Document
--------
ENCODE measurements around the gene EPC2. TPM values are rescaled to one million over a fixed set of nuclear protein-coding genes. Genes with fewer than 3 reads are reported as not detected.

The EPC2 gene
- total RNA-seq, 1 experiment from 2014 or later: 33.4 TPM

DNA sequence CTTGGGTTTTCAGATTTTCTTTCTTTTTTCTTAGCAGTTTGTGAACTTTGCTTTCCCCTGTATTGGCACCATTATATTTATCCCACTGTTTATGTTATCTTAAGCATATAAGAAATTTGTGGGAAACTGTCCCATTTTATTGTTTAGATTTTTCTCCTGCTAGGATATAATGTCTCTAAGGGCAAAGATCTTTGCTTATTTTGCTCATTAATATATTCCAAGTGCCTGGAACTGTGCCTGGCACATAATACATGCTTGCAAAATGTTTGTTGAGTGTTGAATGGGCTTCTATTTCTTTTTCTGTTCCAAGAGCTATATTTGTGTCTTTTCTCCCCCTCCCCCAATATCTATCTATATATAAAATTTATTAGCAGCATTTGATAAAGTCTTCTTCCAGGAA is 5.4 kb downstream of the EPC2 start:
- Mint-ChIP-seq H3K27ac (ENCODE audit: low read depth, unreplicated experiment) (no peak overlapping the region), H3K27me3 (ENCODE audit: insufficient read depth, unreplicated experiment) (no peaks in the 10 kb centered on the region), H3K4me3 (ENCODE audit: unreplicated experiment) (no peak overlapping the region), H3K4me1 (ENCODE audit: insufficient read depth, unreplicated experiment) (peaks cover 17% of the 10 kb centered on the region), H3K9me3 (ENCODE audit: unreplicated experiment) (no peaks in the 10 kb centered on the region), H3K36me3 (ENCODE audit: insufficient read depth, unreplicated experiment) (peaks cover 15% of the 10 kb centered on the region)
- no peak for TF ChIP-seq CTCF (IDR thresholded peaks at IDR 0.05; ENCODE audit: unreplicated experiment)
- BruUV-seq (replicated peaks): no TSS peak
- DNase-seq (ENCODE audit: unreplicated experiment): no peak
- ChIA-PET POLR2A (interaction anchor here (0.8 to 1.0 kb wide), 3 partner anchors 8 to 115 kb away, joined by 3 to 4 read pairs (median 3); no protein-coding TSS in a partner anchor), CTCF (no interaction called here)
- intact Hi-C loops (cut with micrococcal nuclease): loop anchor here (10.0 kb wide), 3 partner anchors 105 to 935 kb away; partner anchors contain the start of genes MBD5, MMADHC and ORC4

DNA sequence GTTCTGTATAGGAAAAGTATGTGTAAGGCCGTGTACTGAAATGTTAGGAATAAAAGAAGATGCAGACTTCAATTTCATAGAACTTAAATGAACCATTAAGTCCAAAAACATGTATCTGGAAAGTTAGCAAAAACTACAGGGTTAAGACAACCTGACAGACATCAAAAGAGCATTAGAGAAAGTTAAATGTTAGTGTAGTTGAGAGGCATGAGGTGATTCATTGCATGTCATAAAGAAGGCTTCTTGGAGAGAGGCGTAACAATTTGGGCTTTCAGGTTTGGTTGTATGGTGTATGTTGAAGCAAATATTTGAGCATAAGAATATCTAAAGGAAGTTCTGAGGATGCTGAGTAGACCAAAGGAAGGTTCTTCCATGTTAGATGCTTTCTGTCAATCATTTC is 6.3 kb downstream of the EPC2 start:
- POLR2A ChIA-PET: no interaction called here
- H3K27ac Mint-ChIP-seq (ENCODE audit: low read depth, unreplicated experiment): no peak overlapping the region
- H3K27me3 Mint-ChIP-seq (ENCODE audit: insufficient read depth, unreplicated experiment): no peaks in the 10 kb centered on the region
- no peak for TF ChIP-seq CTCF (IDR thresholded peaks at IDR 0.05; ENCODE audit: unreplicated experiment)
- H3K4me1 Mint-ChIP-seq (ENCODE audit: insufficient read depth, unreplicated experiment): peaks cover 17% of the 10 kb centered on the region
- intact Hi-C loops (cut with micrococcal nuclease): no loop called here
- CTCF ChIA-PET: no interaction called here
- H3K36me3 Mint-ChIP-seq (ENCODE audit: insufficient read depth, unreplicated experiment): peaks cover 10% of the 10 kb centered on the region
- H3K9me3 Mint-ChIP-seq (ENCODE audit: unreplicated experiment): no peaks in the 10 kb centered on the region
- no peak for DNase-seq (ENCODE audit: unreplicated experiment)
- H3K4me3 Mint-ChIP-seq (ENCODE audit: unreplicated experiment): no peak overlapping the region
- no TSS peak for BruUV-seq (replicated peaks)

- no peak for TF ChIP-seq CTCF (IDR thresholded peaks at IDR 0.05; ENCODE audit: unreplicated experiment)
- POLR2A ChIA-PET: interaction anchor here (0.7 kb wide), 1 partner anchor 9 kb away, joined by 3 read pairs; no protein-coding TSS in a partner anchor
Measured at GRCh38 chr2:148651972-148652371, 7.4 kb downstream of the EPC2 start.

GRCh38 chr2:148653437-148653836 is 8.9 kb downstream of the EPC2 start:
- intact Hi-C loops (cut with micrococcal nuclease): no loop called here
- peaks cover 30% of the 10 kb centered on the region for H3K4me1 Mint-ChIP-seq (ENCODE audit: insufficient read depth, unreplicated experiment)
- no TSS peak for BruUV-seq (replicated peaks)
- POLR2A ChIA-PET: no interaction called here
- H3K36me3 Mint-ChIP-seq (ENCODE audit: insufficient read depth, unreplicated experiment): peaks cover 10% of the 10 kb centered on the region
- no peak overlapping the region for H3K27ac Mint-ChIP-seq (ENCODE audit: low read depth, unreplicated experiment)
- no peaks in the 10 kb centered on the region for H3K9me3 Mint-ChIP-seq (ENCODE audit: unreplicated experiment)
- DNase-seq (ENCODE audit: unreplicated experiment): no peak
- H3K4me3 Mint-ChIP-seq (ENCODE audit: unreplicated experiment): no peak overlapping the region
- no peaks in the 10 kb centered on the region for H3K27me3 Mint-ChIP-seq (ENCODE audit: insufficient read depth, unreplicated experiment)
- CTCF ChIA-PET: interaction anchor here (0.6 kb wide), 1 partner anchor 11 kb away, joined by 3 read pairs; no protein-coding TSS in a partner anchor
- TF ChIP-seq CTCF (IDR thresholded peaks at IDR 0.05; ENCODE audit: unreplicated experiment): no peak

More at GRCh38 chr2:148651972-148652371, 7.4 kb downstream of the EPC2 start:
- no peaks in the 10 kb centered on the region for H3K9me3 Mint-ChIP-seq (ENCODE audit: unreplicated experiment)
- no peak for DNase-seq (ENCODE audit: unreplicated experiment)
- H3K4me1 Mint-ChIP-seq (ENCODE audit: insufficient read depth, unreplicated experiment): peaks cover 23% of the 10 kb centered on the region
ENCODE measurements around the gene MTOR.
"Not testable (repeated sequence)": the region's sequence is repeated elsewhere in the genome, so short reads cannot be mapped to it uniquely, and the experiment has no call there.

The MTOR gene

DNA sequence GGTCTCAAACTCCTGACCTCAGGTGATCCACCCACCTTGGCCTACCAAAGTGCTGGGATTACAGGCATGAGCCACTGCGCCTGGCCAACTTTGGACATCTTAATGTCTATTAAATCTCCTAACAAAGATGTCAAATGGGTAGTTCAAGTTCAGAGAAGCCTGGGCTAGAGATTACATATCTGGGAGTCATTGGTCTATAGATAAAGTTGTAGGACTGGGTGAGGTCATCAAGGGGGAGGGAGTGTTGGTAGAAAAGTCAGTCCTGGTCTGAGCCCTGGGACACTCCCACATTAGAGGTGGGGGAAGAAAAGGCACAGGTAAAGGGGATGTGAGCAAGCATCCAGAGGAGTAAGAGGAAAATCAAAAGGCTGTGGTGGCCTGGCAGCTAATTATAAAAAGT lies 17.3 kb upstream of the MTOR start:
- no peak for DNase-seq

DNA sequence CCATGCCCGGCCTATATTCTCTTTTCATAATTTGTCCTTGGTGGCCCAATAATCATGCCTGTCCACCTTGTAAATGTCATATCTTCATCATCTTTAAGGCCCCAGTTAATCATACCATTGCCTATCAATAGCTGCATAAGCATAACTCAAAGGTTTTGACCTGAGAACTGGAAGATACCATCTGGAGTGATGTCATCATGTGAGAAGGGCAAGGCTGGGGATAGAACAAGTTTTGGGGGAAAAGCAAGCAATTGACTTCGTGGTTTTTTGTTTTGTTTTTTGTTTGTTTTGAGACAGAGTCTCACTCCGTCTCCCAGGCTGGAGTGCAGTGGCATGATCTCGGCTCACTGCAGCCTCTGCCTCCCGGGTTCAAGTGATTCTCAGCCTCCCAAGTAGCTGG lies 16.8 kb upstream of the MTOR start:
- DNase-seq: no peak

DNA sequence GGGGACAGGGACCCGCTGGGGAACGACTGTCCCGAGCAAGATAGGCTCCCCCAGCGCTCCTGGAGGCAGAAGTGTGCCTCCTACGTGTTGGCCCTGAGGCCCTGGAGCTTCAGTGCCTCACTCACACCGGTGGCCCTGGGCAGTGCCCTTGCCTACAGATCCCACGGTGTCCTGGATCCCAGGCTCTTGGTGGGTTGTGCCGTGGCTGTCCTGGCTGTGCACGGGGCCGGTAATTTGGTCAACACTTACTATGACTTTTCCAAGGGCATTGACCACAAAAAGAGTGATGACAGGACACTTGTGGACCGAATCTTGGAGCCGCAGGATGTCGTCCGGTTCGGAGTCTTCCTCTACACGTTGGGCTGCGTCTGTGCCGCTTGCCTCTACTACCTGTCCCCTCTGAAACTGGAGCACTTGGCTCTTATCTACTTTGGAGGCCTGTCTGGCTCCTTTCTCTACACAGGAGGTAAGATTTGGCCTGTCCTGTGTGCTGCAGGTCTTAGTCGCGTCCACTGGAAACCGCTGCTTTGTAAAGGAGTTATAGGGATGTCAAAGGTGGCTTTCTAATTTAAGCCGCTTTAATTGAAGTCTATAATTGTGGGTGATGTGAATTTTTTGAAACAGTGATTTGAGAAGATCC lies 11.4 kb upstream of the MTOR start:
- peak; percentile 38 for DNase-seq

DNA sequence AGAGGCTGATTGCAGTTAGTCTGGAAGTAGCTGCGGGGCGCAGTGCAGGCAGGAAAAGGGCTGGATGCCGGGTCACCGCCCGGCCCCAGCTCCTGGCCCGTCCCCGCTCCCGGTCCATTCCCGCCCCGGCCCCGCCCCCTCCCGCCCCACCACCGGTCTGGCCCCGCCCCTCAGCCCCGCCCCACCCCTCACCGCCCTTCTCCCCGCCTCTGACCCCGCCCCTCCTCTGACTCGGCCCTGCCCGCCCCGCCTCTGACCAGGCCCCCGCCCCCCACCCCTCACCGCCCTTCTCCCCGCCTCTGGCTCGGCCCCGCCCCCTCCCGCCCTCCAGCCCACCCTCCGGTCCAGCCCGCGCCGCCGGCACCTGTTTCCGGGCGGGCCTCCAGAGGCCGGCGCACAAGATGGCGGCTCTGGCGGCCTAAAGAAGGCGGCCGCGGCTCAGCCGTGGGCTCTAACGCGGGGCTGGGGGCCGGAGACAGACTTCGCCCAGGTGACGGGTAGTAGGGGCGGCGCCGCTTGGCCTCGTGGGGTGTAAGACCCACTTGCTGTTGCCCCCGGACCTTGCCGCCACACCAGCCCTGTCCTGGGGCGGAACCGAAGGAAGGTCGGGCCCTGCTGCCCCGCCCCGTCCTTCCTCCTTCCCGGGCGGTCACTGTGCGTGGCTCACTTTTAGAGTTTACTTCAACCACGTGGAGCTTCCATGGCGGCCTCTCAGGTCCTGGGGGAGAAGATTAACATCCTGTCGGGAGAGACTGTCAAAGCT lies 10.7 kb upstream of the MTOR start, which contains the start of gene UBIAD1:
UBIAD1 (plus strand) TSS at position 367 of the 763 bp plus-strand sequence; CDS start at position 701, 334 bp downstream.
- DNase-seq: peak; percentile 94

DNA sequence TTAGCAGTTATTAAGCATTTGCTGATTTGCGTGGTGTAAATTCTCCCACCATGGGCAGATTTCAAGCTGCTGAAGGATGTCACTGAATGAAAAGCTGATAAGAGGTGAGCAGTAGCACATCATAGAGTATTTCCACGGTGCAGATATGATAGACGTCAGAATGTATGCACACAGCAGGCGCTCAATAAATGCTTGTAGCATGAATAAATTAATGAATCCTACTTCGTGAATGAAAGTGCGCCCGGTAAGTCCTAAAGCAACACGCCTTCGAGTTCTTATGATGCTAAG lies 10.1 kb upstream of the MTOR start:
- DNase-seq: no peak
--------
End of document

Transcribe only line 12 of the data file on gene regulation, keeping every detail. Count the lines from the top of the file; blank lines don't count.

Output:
- POLR2A ChIA-PET: no interaction called here